## Appendix

Birth cohort | Percentage with given age of retired-worker entitlement | |||||
---|---|---|---|---|---|---|

62 | 63 | 64 | 65 | 65+ | 66+ | |

1 Percent Sample of MBR as of June 1998 | ||||||

1906 | 27.5 | 12.7 | 17.1 | 40.5 | 42.7 | 2.2 |

1907 | 29.6 | 13.7 | 15.5 | 38.8 | 41.2 | 2.4 |

1908 | 33.1 | 11.8 | 21.9 | 30.4 | 33.2 | 2.8 |

1909 | 34.3 | 15.3 | 19.9 | 28.1 | 30.5 | 2.4 |

1910 | 37.3 | 14.6 | 19.7 | 26.0 | 28.4 | 2.4 |

1911 | 38.5 | 15.4 | 19.2 | 24.5 | 26.9 | 2.4 |

1912 | 42.3 | 15.9 | 17.9 | 21.4 | 23.9 | 2.5 |

1913 | 43.7 | 10.8 | 22.2 | 20.6 | 23.3 | 2.7 |

1914 | 44.5 | 9.2 | 25.1 | 18.8 | 21.2 | 2.4 |

1915 | 43.8 | 10.2 | 25.7 | 17.7 | 20.3 | 2.6 |

1916 | 43.5 | 11.4 | 25.0 | 16.2 | 20.1 | 3.9 |

1917 | 45.2 | 10.9 | 23.1 | 17.3 | 20.8 | 3.5 |

1918 | 47.7 | 10.0 | 21.6 | 17.1 | 20.7 | 3.6 |

1919 | 50.2 | 8.8 | 18.5 | 18.5 | 22.5 | 4.0 |

1920 | 49.5 | 9.0 | 19.3 | 18.0 | 22.2 | 4.2 |

1921 | 51.0 | 8.7 | 18.4 | 17.0 | 21.9 | 4.9 |

1922 | 51.8 | 8.6 | 17.9 | 16.3 | 21.7 | 5.4 |

1923 | 53.5 | 9.0 | 16.4 | 15.6 | 21.1 | 5.5 |

1924 | 53.5 | 8.4 | 15.7 | 16.8 | 22.4 | 5.6 |

1925 | 54.4 | 7.9 | 18.9 | 13.8 | 18.8 | 5.0 |

1926 | 54.2 | 7.4 | 16.7 | 17.4 | 21.7 | 4.3 |

1927 | 54.0 | 8.1 | 16.6 | 16.9 | 21.3 | 4.4 |

1928 | 54.6 | 8.7 | 16.5 | 16.3 | 20.2 | 3.9 |

1929 | 56.1 | 8.5 | 16.4 | 15.9 | 19.0 | 3.1 |

1930 | 57.4 | 8.4 | 15.4 | 16.2 | 18.8 | 2.6 |

1931 | 60.0 | 8.1 | 14.6 | 15.6 | 17.3 | 1.7 |

1932 | 60.2 | 8.2 | 14.3 | 17.0 | 17.3 | 0.3 |

1973 Exact Match (MBR as of approximately June 1998) | ||||||

1906 | 30.3 | 12.2 | 13.2 | 42.8 | 44.3 | 1.5 |

1907 | 30.0 | 11.2 | 13.5 | 43.5 | 45.3 | 1.8 |

1908 | 28.8 | 12.8 | 26.3 | 31.1 | 32.1 | 1.0 |

1909 | 29.7 | 14.6 | 22.9 | 30.5 | 32.8 | 2.3 |

1910 | 37.2 | 15.2 | 22.3 | 23.8 | 25.3 | 1.5 |

1911 | 40.8 | 15.1 | 16.8 | 26.2 | 27.3 | 1.1 |

1912 | 43.5 | 9.1 | 23.4 | 22.6 | 24.0 | 1.4 |

1913 | 45.4 | 11.6 | 22.4 | 19.1 | 20.6 | 1.5 |

1914 | 43.7 | 8.9 | 25.4 | 21.1 | 22.0 | 0.9 |

1915 | 44.2 | 10.4 | 24.7 | 18.1 | 20.7 | 2.6 |

1916 | 45.2 | 9.6 | 24.1 | 17.3 | 21.1 | 3.8 |

1917 | 41.8 | 13.8 | 26.1 | 15.4 | 18.3 | 2.9 |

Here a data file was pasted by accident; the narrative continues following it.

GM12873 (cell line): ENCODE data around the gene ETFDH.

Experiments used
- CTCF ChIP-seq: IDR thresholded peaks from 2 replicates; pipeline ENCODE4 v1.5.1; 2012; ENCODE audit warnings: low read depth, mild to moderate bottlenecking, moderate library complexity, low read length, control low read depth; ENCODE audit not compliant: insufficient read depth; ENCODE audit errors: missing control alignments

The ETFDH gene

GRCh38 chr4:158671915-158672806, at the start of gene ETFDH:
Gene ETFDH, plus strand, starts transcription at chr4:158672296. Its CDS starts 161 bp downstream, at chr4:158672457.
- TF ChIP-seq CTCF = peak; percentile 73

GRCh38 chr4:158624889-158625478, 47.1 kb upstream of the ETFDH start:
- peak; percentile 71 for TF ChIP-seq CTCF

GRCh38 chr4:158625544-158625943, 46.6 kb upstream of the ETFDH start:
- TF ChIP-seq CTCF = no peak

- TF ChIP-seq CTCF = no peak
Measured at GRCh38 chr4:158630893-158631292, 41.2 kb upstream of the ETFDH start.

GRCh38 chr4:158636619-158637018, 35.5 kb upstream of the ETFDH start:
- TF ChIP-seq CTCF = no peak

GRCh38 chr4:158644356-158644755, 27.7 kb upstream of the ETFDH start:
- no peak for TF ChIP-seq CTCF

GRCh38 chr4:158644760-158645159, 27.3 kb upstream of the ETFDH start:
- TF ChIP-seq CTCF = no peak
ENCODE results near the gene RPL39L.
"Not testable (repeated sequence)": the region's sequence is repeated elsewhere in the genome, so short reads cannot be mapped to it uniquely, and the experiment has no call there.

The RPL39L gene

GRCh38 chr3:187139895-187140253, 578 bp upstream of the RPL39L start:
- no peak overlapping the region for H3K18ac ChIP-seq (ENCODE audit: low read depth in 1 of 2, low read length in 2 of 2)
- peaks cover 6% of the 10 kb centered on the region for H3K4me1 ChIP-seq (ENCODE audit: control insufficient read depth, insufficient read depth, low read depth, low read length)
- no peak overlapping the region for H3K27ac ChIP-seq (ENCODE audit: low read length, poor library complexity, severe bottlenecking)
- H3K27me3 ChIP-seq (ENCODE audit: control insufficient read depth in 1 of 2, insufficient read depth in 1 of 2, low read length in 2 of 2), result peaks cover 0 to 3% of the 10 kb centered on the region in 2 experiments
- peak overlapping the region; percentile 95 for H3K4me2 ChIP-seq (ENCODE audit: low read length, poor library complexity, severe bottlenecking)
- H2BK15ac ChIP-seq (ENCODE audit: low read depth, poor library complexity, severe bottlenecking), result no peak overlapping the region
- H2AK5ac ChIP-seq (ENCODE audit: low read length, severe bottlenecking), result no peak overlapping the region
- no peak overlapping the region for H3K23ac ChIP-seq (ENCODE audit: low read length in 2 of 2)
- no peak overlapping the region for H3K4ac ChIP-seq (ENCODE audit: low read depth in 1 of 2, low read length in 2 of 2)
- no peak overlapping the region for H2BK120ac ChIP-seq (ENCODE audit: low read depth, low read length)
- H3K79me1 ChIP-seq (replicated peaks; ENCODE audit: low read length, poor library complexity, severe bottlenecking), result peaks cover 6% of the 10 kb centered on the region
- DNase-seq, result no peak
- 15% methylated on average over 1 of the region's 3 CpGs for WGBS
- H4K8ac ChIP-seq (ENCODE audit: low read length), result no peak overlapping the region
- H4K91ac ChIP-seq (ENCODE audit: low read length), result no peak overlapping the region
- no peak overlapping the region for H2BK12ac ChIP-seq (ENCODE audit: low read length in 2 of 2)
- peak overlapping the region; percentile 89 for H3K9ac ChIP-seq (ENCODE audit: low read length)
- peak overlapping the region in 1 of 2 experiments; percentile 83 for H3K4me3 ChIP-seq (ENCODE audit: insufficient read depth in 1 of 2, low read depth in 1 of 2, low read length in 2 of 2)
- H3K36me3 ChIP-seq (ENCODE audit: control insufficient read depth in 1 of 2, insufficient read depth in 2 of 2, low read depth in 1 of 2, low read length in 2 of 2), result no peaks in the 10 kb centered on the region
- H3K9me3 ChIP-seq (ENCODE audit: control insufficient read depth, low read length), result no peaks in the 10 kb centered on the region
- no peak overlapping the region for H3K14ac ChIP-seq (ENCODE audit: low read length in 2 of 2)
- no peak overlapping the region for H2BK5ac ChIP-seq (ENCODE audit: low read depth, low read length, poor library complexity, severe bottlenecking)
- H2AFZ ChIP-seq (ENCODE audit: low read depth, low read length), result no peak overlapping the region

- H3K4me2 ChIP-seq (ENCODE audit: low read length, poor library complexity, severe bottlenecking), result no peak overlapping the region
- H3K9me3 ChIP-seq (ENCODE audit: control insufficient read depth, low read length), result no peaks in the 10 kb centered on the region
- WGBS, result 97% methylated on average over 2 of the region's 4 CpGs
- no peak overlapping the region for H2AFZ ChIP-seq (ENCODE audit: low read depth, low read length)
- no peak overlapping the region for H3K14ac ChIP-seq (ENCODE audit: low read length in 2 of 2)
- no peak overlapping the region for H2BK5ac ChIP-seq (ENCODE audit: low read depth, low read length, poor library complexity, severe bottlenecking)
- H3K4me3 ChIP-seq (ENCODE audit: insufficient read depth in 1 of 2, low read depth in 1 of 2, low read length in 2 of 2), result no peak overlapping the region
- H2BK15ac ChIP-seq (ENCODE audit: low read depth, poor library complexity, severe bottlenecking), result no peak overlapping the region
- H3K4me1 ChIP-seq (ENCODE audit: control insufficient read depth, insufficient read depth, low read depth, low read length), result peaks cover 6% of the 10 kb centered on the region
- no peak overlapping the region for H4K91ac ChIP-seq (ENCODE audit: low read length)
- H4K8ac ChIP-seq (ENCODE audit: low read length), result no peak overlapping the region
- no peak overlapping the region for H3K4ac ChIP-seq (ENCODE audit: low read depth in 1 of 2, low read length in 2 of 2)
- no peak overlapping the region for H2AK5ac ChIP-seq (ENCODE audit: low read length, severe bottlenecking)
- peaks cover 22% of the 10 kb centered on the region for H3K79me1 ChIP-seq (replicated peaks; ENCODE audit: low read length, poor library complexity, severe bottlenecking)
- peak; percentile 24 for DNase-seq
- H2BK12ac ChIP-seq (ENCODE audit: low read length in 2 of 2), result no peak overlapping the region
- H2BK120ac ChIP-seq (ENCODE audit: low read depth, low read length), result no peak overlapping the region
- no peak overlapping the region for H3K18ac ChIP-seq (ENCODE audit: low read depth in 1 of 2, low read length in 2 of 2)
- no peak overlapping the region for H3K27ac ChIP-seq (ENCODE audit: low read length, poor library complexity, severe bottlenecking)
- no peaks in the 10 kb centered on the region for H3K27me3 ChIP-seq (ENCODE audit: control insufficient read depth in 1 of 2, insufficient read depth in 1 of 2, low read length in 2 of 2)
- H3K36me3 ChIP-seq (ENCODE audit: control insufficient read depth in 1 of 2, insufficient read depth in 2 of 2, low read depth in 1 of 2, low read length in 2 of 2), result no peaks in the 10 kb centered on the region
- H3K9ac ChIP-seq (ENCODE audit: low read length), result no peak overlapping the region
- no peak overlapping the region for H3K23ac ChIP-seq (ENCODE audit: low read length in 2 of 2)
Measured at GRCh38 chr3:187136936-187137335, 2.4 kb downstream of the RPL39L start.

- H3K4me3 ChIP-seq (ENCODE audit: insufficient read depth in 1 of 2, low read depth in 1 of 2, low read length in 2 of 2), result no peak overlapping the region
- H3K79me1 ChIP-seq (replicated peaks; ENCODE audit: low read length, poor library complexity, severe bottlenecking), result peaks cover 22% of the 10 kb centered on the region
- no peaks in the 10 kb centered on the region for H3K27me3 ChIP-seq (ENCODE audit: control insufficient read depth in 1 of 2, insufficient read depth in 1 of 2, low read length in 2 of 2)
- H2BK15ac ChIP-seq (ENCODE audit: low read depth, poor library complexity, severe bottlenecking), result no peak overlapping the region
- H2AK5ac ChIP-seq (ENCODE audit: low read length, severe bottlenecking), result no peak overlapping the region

1918 | 41.3 | 13.3 | 22.8 | 18.8 | 22.6 | 3.8 |

1919 | 53.6 | 7.5 | 20.1 | 14.9 | 18.8 | 3.9 |

1920 | 49.2 | 8.7 | 18.8 | 19.6 | 23.3 | 3.7 |

1921 | 52.1 | 8.9 | 19.5 | 16.1 | 19.5 | 3.4 |

1922 | 47.9 | 11.4 | 16.9 | 18.2 | 23.8 | 5.6 |

1923 | 55.0 | 8.1 | 18.3 | 14.2 | 18.6 | 4.4 |

1924 | 57.1 | 7.4 | 16.3 | 13.9 | 19.2 | 5.3 |

1925 | 53.9 | 9.9 | 20.6 | 10.6 | 15.6 | 5.0 |

1926 | 53.7 | 8.5 | 17.2 | 16.5 | 20.6 | 4.1 |

1927 | 55.1 | 7.5 | 16.0 | 18.5 | 21.4 | 2.9 |

1928 | 56.1 | 9.2 | 17.0 | 15.5 | 17.7 | 2.2 |

1929 | 52.5 | 7.3 | 19.1 | 18.0 | 21.1 | 3.1 |

1930 | 60.0 | 7.5 | 13.6 | 17.1 | 18.9 | 1.8 |

1931 | 60.6 | 9.4 | 14.3 | 15.0 | 15.7 | 0.7 |

1932 | 61.8 | 10.3 | 12.8 | 15.1 | n.a. | n.a. |

SOURCE: 1973 Exact Match and 1 Percent Sample of the Master Beneficiary Records. | ||||||

NOTE: n.a. = not applicable. |

Variable | Equation 5 | Equation 6 | Equation 7 |
---|---|---|---|

Intercept | 40.2178 (14.4039)* |
21.8507 (10.9053)* |
20.7117 (7.1492)* |

Age | 0.0959 (0.00291)* |
0.0961 (0.00291)* |
0.0961 (0.00291)* |

Year of birth | -0.0264 (0.0075)* |
-0.0168 (0.00567)* |
-0.0162 (0.00037)* |

Edu1 | -42.4629 (15.7236)* |
0.3167 (0.00567)* |
0.3165 (0.0533)* |

Edu2 | -14.836 (16.0717) |
0.1625 (0.0535)* |
0.1635 (0.0535)* |

Married in 1973 | -0.2624 (0.0452)* |
-0.2599 (0.0452)* |
-0.2593 (0.0452)* |

African American | 0.1492 (0.0629)* |
0.1538 (0.0629)* |
0.1568 (0.0629)* |

Retage1 | 0.3269 (0.0429)* |
-19.049 (13.1248) |
-17.8758 (10.2232)** |

Retage2 | 0.2164 (0.0587)* |
-24.3022 (18.3293) |
0.2203 (0.0588)* |

Retage3 | 0.1249 (0.0568)* |
-2.9955 (18.7217) |
0.1207 (0.0585)* |

Retage4 | 0.1121 (0.0476)* |
13.0617 (15.9473) |
0.1155 (0.0477)* |

Year of birth*Edu1 | 0.0223 (0.00821)* |
n.a. | n.a. |

Year of birth*Edu2 | 0.00783 (0.00839) |
n.a. | n.a. |

Year of birth*retage1 | n.a. | 0.0101 (0.00686) |
0.00951 (0.0053)** |

Year of birth*retage2 | n.a. | 0.0128 (0.00958) |
n.a. |

Year of birth*retage3 | n.a. | 0.00163 (0.00979) |
n.a. |

Year of birth*retage4 | n.a. | -0.00676 (0.00834) |
n.a. |

-2Log likelihood | 35515.121*** | 35519.056 | 35522.824 |

Latent R ^{2} |
0.0979587 | 0.0961082 | 0.0954876 |

SOURCE: Author's calculations on the 1973 Exact Match. | |||

NOTES: n.a. = not applicable. | |||

* = standard error significant at the 5 percent level; | |||

** = standard error significant at the 10 percent level; | |||

*** = log likelihood significantly different from equation 4. |

Variable | Equation 8 | Equation 9 | Equation 10 | Equation 11 |
---|---|---|---|---|

Intercept | 14.1593 (5.9487)* |
14.444 (5.9419)* |
11.111 (6.0123)** |
12.864 (6.0341)* |

Age | 0.1093 (0.00504)* |
0.0796 (0.00692)* |